For the second straight week, the national average price of gasoline has decreased, falling 2.7 cents to $2.84 per gallon today according to GasBuddy data compiled from more than 11 million individual price reports covering over 150,000 gas stations across the country.

The national average now stands 12.9 cents higher than a month ago and nearly 88 cents higher than a year ago. The national average price of diesel has fallen 1.2 cents in the last week and stands at $3.08 per gallon.

“After the feverish rise in gas prices to start the year, increases have largely tapered off and we’re now seeing decreasing prices in most areas of the country, thanks to oil prices that have moderated for the time being,” said Patrick De Haan, head of petroleum analysis for GasBuddy.

“As the Suez Canal has remained blocked for nearly a week, we could see some volatility in the price of oil this week as the market digests any updates as hundreds of ships remain in limbo.

Back stateside, refiners have made the switch to summer gasoline and price impacts have been limited thus far, but demand for gasoline remains strong. Last week saw total gasoline demand at yet another pandemic high according to GasBuddy data.

As we approach warmer weather and motorists are increasingly getting outside, it could drive prices higher, so long as COVID-19 cases don’t jump along with it and lead to new travel restrictions.”

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The price of oil has been largely flat in the last week, though volatile, due to the MV Ever Given being stuck in the Suez Canal, kinking the oil supply chain. In early Monday trade, a barrel of West Texas Intermediate crude oil stood up 14 cents at $61.11 per barrel, slightly lower than its start last Monday, when it traded at $61.60. Brent crude oil was up 22 cents in early Monday trade at $64.82 per barrel, slightly higher than where it stood a week ago at $64.55.

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Rising COVID-19 cases in Europe have put downward pressure on oil prices with the Suez Canal blockage acting to put bullish pressure on prices, but with the uptick in COVID in Europe, there appears to be less pressure for those oil shipments to make on-time deliveries. In the U.S., an uptick in COVID-19 cases may also be providing some anxiety into the oil market.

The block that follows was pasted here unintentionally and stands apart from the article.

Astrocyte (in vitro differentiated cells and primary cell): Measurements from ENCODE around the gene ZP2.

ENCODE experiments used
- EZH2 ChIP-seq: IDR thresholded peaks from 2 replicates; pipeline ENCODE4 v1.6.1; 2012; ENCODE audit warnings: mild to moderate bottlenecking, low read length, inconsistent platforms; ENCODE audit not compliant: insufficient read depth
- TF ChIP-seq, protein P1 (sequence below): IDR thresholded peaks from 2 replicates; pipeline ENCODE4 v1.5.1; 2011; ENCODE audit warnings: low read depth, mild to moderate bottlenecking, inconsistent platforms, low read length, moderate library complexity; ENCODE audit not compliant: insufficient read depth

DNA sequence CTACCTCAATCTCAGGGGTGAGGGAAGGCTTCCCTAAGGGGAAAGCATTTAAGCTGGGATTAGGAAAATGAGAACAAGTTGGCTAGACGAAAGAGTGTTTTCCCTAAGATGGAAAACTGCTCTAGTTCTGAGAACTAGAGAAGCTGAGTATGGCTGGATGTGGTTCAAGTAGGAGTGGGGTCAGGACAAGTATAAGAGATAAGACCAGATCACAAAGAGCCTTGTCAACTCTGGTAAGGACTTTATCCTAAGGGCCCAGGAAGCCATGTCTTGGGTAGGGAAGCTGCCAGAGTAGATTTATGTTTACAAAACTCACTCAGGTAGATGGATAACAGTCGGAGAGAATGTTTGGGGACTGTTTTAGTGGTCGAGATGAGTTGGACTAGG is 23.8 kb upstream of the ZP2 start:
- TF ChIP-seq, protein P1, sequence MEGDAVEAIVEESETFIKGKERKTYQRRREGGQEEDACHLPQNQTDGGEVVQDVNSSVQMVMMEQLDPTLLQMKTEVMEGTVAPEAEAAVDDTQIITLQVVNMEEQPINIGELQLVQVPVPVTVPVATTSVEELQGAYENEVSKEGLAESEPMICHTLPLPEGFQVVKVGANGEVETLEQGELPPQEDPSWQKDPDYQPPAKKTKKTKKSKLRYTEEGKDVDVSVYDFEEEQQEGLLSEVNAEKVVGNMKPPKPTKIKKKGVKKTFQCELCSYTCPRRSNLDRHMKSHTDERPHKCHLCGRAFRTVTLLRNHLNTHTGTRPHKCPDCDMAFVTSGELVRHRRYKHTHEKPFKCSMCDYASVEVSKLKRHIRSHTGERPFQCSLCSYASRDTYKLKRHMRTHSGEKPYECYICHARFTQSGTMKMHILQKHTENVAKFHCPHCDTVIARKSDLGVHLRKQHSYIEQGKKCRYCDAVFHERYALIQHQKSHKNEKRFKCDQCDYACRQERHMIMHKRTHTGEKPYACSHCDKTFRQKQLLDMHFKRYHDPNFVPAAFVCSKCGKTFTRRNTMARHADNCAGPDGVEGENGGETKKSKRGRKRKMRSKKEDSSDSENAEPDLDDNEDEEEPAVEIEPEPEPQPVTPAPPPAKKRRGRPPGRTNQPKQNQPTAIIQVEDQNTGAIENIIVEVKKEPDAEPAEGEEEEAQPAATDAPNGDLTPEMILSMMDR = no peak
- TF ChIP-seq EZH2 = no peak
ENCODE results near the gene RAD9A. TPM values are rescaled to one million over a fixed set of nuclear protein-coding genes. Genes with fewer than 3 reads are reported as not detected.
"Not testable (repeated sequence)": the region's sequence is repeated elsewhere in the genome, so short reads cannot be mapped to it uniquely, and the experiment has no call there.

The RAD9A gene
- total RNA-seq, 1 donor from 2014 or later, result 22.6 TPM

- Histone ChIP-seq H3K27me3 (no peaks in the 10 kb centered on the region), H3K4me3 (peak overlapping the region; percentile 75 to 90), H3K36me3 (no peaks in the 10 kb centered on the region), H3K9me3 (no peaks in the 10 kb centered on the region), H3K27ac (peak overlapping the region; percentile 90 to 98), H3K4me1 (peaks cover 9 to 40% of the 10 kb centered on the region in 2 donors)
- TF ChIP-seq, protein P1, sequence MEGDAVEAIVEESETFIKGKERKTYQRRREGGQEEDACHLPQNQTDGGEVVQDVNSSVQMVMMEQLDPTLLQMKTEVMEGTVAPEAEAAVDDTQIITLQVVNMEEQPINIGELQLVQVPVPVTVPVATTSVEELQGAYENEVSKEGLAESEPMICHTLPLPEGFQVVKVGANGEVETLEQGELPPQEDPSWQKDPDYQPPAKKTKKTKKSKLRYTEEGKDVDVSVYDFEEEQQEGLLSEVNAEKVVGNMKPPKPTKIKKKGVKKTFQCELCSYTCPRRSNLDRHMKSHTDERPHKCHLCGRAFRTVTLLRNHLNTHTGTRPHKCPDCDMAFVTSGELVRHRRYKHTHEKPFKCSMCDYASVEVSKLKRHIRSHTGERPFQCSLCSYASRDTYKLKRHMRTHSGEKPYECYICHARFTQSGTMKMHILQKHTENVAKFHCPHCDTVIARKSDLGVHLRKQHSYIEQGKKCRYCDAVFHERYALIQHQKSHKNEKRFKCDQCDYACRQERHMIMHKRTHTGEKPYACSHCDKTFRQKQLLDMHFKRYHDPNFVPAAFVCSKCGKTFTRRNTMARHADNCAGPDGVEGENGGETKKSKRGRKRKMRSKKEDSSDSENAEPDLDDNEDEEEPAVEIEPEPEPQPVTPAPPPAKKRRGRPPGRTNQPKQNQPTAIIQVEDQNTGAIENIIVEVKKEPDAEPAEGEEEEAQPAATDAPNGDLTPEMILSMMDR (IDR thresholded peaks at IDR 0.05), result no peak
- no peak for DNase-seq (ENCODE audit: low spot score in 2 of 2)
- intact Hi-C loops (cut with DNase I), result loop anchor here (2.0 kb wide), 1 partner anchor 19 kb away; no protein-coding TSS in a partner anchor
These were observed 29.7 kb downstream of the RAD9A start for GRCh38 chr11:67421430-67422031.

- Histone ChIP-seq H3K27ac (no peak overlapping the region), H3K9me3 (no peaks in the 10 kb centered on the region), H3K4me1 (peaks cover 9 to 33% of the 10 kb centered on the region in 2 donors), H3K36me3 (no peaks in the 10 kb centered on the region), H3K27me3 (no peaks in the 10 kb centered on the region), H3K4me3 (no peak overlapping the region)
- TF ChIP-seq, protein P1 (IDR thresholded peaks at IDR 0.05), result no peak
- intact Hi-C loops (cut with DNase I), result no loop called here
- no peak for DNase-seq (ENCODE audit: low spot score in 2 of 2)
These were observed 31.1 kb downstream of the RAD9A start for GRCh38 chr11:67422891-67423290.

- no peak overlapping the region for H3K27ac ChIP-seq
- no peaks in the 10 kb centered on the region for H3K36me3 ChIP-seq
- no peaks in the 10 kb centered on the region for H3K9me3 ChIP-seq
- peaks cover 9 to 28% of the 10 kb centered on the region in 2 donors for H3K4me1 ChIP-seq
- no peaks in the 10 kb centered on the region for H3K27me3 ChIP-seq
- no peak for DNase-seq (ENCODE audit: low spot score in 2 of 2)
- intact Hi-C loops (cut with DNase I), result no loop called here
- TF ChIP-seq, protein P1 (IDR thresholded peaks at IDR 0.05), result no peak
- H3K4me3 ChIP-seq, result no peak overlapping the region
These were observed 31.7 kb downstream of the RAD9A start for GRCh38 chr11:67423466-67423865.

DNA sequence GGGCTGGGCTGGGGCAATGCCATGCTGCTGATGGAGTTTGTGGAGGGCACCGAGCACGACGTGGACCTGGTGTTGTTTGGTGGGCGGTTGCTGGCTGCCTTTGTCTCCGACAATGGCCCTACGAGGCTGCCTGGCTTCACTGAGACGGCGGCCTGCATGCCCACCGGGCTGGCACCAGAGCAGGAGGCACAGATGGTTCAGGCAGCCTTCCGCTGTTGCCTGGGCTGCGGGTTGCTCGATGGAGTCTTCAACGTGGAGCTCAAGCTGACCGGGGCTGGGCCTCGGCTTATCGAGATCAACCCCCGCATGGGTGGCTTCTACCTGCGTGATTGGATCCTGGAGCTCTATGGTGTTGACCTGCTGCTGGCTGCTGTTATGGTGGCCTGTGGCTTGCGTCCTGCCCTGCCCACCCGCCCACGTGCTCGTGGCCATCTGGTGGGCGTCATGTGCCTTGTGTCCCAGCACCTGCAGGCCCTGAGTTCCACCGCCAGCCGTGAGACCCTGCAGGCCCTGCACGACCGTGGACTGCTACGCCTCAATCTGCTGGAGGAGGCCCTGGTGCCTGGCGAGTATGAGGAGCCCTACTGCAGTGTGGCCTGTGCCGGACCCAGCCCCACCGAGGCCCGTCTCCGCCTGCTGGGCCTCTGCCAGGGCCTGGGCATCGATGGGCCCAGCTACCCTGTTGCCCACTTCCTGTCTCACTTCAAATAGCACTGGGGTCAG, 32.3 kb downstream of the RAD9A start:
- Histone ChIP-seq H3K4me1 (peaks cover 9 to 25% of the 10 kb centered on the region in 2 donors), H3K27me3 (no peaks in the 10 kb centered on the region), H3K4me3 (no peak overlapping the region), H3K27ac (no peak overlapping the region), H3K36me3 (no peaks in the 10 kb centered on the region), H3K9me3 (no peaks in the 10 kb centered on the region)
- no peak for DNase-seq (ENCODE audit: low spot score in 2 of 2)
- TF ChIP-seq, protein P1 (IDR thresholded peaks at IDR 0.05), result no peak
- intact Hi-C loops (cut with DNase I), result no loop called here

The oil rig count in the U.S. has improved slightly in the last week with 6 rigs entering service, but still 311 fewer than a year ago. Canada saw a drop in rig count of 11, bringing their count up 27 from a year ago. Oil rig counts are a lagging indicator, but may show how producers respond to prices.

Data from the Energy Information Administration last week was quite similar to the prior week period, showing a rise of 1.9 million barrels in crude inventories, a 200,000 barrel rise in gasoline inventories, and a 3.8 million barrel rise in distillate inventories.

Refinery utilization rates also further recovered after the extreme cold in Texas over a month ago with utilization up 5.5% to 81.6%. Gasoline production fell last week while distillate production jumped. Implied gasoline demand was up 174,000 barrels per day to 8.62 million barrels per day, with YTD implied demand running about 10% below last year.

According to a new dataset being released by GasBuddy, U.S. gasoline demand continued to rise for the week ending March 27, as Americans continued to get outside amidst better conditions and fewer travel restrictions. National gasoline demand rose 1.95%, while demand rose 2.6% in PADD 1, rose 1.9% in PADD 2, fell 0.3% in PADD 3, rose 11.1% in PADD 4 and rose 2.0% in PADD 5.

Weekly gasoline demand last week again set another new pandemic high, rising to just 3% above the last pre-pandemic figures from mid-March 2020, but still stand down several percentage points from what would be considered normal for late March.


  • The most common U.S. gas price encountered by motorists was $2.69 per gallon, unchanged from last week, followed by $2.79, $2.59 and $2.89.
  • The average cost at the priciest 10% of stations stands at $3.72 per gallon, up 2 cents from a week ago, while the lowest 10% average $2.43 per gallon, down 5 cents from a week ago.
  • The median U.S. price is $2.75 per gallon, down 2 cents from last week and about 9 cents lower than the national average.
  • The states with the lowest average prices: Mississippi ($2.57), South Carolina ($2.58) and Texas ($2.59).
  • The states with the highest priced states: California ($3.88), Hawaii ($3.63) and Washington ($3.32).

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